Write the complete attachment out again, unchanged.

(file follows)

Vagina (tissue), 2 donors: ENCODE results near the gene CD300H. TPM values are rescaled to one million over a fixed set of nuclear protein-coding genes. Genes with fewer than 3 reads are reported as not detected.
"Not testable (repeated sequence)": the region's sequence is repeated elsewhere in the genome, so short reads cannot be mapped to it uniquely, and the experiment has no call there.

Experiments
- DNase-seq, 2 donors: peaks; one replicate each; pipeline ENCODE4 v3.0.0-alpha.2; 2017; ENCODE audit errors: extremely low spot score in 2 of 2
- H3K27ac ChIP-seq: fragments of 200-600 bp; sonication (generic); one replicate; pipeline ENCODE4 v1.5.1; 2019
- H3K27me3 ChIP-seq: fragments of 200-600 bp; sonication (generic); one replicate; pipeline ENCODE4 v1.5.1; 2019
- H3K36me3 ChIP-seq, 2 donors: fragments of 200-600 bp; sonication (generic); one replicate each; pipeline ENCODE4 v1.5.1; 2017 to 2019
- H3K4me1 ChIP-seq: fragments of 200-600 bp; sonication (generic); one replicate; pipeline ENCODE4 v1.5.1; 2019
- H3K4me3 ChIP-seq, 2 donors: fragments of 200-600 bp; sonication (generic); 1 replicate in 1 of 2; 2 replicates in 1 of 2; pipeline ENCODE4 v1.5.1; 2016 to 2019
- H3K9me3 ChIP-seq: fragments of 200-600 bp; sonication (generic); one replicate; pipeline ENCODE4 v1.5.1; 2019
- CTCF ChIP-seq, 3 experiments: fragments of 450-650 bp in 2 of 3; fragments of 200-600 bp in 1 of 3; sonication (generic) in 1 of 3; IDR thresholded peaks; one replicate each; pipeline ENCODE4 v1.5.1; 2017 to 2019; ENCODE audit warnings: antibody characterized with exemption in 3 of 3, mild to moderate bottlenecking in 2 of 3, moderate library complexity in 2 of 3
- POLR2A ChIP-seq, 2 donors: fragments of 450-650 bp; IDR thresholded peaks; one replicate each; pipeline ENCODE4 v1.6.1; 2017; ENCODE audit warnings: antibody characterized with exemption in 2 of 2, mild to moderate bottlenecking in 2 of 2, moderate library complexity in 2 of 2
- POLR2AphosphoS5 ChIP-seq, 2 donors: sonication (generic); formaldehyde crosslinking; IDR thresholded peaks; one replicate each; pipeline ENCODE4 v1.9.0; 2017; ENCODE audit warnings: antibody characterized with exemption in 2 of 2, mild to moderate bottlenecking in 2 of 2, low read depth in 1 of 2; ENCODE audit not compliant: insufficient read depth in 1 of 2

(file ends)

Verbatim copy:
Vagina (tissue), 2 donors: ENCODE results near the gene CD300H. TPM values are rescaled to one million over a fixed set of nuclear protein-coding genes. Genes with fewer than 3 reads are reported as not detected.
"Not testable (repeated sequence)": the region's sequence is repeated elsewhere in the genome, so short reads cannot be mapped to it uniquely, and the experiment has no call there.

Experiments
- DNase-seq, 2 donors: peaks; one replicate each; pipeline ENCODE4 v3.0.0-alpha.2; 2017; ENCODE audit errors: extremely low spot score in 2 of 2
- H3K27ac ChIP-seq: fragments of 200-600 bp; sonication (generic); one replicate; pipeline ENCODE4 v1.5.1; 2019
- H3K27me3 ChIP-seq: fragments of 200-600 bp; sonication (generic); one replicate; pipeline ENCODE4 v1.5.1; 2019
- H3K36me3 ChIP-seq, 2 donors: fragments of 200-600 bp; sonication (generic); one replicate each; pipeline ENCODE4 v1.5.1; 2017 to 2019
- H3K4me1 ChIP-seq: fragments of 200-600 bp; sonication (generic); one replicate; pipeline ENCODE4 v1.5.1; 2019
- H3K4me3 ChIP-seq, 2 donors: fragments of 200-600 bp; sonication (generic); 1 replicate in 1 of 2; 2 replicates in 1 of 2; pipeline ENCODE4 v1.5.1; 2016 to 2019
- H3K9me3 ChIP-seq: fragments of 200-600 bp; sonication (generic); one replicate; pipeline ENCODE4 v1.5.1; 2019
- CTCF ChIP-seq, 3 experiments: fragments of 450-650 bp in 2 of 3; fragments of 200-600 bp in 1 of 3; sonication (generic) in 1 of 3; IDR thresholded peaks; one replicate each; pipeline ENCODE4 v1.5.1; 2017 to 2019; ENCODE audit warnings: antibody characterized with exemption in 3 of 3, mild to moderate bottlenecking in 2 of 3, moderate library complexity in 2 of 3
- POLR2A ChIP-seq, 2 donors: fragments of 450-650 bp; IDR thresholded peaks; one replicate each; pipeline ENCODE4 v1.6.1; 2017; ENCODE audit warnings: antibody characterized with exemption in 2 of 2, mild to moderate bottlenecking in 2 of 2, moderate library complexity in 2 of 2
- POLR2AphosphoS5 ChIP-seq, 2 donors: sonication (generic); formaldehyde crosslinking; IDR thresholded peaks; one replicate each; pipeline ENCODE4 v1.9.0; 2017; ENCODE audit warnings: antibody characterized with exemption in 2 of 2, mild to moderate bottlenecking in 2 of 2, low read depth in 1 of 2; ENCODE audit not compliant: insufficient read depth in 1 of 2